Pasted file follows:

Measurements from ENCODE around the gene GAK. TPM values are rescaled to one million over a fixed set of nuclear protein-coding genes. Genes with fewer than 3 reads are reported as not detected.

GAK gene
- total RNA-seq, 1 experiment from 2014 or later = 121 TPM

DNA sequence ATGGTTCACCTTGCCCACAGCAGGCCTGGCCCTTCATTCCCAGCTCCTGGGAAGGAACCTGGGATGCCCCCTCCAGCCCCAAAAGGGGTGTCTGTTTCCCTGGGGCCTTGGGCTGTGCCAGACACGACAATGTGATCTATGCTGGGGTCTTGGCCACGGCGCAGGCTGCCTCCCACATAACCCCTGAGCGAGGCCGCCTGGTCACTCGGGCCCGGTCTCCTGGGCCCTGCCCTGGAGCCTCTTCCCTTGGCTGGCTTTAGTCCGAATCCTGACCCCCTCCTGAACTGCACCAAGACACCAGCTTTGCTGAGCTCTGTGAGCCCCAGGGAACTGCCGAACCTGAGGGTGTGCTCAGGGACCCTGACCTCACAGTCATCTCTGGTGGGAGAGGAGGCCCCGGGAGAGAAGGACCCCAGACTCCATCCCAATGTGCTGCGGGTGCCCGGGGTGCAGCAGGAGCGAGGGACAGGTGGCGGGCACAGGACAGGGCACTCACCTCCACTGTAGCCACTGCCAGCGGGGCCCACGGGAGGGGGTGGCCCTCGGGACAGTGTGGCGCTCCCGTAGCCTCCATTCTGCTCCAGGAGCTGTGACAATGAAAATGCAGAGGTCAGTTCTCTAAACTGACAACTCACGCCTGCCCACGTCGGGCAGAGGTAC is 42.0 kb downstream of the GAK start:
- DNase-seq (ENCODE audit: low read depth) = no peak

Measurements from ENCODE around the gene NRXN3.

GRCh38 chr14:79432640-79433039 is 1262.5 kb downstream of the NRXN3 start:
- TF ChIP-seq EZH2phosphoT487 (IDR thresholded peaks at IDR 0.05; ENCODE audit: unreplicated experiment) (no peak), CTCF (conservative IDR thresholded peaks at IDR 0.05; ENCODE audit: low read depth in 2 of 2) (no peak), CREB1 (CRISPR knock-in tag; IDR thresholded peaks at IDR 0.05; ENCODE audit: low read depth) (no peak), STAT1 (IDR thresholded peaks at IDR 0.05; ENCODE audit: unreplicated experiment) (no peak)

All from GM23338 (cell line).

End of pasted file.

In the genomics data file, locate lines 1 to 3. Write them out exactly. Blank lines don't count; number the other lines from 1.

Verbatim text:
Measurements from ENCODE around the gene GAK. TPM values are rescaled to one million over a fixed set of nuclear protein-coding genes. Genes with fewer than 3 reads are reported as not detected.

GAK gene
- total RNA-seq, 1 experiment from 2014 or later = 121 TPM